There is now research to show that being grouchy as you get older isn’t a good idea. A new report suggests that adults who reach almost 100 years old or older are more likely to be those that are happy and have a positive attitude towards life.
The researchers conducted a study of 243 people who managed to live until age 100, and discovered that most of the elderly participants considered themselves to be happy and good natured people, lacking anxiety and depression.
One scientist on the case, Nir Barzilai, says he expected the results to show a much different theory. He says he figured that the results would show people who lived longer were more quick tempered and grouchy, but the results. “When we assessed the personalities of these 243 centenarians, we found qualities that clearly reflect a positive attitude towards life.”
Barzilai’s research showed that most participants in the study, despite their age were very outgoing, relaxed and happy. They were also more likely to have a large support system and lots of friends, which could lead to happiness due to less anxiety and depression. The results also showed that the over 100 age group preferred to be expressive with their emotions and enjoyed laughing.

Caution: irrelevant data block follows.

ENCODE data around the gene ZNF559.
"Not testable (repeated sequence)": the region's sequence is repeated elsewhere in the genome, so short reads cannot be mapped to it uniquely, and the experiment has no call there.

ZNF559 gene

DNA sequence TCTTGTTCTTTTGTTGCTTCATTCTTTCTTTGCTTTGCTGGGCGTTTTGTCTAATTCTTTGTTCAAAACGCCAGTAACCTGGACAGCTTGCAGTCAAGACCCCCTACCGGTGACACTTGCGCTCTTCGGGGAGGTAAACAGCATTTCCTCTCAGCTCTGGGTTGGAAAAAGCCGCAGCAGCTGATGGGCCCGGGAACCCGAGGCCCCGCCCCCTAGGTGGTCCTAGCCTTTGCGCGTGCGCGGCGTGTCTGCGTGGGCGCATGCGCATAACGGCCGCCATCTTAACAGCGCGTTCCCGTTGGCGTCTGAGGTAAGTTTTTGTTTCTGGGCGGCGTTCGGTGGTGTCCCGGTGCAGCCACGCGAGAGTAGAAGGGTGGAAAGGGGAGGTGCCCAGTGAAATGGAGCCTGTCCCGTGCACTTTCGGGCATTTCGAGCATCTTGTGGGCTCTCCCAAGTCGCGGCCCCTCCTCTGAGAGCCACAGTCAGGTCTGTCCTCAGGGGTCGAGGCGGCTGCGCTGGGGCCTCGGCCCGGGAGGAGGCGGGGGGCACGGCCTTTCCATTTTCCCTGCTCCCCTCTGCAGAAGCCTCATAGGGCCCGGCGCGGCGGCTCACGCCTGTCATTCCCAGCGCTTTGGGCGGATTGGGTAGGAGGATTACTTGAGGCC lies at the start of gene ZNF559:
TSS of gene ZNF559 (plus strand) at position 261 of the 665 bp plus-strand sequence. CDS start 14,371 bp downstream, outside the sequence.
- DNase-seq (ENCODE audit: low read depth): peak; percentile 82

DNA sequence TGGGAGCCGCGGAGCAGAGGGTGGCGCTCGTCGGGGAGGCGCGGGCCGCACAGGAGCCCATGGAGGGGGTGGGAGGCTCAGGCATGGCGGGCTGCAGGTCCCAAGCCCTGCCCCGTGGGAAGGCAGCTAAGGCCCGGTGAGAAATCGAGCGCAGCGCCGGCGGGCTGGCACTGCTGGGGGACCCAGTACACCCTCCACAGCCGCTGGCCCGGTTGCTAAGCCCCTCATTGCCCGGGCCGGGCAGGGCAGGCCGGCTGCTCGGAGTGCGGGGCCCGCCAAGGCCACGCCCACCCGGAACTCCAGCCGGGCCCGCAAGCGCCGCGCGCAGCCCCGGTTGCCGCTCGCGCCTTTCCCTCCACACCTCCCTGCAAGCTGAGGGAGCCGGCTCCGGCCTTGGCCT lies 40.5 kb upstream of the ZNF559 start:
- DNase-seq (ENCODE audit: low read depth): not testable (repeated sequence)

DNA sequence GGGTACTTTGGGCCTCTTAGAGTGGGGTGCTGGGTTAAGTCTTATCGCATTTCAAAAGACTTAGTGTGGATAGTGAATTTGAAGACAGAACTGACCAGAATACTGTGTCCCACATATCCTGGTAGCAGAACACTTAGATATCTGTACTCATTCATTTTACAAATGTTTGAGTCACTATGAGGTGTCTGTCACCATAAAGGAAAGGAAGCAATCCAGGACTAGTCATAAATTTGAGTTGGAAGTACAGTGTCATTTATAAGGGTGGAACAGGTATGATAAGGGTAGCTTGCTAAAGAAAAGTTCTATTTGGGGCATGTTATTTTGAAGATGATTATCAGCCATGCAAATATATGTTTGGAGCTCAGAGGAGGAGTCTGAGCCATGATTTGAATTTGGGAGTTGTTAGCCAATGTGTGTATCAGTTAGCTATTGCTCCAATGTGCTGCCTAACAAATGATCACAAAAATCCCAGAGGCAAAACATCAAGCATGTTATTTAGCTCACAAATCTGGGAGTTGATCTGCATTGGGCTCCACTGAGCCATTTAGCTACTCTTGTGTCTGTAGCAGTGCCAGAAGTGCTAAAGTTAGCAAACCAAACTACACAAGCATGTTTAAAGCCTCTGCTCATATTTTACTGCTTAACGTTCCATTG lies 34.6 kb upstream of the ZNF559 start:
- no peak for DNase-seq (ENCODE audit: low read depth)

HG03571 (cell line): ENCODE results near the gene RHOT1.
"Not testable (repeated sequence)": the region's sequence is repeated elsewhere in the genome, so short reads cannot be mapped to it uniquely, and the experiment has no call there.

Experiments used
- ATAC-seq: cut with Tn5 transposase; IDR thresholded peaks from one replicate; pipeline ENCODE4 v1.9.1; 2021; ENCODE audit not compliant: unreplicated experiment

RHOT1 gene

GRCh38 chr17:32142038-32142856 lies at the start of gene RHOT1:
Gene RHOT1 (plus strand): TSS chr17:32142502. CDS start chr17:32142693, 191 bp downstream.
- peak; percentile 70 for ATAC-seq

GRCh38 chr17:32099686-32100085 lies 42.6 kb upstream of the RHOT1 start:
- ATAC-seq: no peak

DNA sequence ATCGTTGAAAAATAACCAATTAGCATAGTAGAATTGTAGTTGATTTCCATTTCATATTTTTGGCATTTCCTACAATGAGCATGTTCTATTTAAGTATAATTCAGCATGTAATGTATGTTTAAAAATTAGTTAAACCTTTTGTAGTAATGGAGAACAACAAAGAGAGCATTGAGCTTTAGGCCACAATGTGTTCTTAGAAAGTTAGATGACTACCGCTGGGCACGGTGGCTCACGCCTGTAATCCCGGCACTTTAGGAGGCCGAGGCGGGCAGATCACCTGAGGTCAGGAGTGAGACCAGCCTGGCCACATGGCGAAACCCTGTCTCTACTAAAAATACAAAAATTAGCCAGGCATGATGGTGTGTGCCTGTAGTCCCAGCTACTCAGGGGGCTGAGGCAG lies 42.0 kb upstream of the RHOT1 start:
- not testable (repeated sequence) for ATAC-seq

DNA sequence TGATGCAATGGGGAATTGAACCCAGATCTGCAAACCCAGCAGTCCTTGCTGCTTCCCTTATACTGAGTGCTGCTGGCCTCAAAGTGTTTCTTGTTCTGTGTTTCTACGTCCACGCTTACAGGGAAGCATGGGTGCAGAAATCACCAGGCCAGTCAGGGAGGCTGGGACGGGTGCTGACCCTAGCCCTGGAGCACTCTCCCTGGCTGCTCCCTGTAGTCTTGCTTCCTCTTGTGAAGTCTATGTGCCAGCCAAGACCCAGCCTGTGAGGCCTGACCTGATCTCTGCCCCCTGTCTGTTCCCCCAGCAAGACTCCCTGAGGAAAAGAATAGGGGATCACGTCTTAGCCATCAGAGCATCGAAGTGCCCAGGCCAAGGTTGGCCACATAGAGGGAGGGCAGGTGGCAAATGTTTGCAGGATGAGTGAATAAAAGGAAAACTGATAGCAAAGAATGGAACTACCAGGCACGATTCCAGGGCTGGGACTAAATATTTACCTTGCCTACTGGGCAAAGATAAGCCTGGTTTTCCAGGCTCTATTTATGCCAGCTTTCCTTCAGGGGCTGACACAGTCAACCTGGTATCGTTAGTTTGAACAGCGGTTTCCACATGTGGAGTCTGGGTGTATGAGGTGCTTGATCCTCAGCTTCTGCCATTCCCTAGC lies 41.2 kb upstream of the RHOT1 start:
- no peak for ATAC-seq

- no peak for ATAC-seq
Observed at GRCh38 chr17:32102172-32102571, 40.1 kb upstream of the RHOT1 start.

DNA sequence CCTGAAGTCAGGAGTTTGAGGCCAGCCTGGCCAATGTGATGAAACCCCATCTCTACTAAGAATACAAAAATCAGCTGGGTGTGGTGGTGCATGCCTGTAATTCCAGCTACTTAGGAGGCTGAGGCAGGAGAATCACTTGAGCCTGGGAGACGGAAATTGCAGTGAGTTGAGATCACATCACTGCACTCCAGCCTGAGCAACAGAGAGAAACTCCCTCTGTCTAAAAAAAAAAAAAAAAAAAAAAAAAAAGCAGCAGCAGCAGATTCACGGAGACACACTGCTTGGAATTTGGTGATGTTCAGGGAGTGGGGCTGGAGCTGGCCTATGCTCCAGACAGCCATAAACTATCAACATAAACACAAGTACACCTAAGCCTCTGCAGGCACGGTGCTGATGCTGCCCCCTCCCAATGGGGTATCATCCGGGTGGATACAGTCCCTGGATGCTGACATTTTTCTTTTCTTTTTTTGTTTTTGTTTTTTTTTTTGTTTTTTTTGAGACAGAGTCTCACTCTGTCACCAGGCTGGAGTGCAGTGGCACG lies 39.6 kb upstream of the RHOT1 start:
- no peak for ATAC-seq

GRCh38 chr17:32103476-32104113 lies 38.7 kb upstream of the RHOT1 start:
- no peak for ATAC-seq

And this wasn’t the first study that showed happy people live longer. The English Longitudinal Study of Aging wanted to delve into the “happiness at all ages” theory several years ago. The study followed over 11,000 people age 50 and older since 2002. Participants were tested four times a day for a specific mood criteria. They were told to rate how excited, happy, content, worried, anxious, and scared they felt. Of the people who reported the most negative feelings (including feelings of stress, anger, depression and anxiety) 7.3 percent died within 5 years of the study.
On a more positive note, those who claimed to have the best mood saw that mortality rate get cut in half to a mere 3.6 percent. Researchers for the study adjusted the results based on certain factors such as whether the participants had been diagnosed with any specific diseases, and for obvious factors such as smoking and obesity. Even taking those factors into account, the risk of death was an impressive 35 percent lower for the happiest people.
While not directed solely at the elderly, the most recent study that pits good mood in favor of long life was noted in the February 2012 issue of the LiveWell newsletter out of the Mayo Clinic. They published the study (originally found in the journal Health Psychology) which gathered information from 820 office workers over a 20 year period. Over the years, 53 of the participants died. After an analysis of the deaths in question, it was noticed that the risk of death was less for the test participants who said they had more friendships at work, and considered themselves sociable. Subsequently it was higher for those who reported higher levels of feelings of anxiety, anger, stress and depression.
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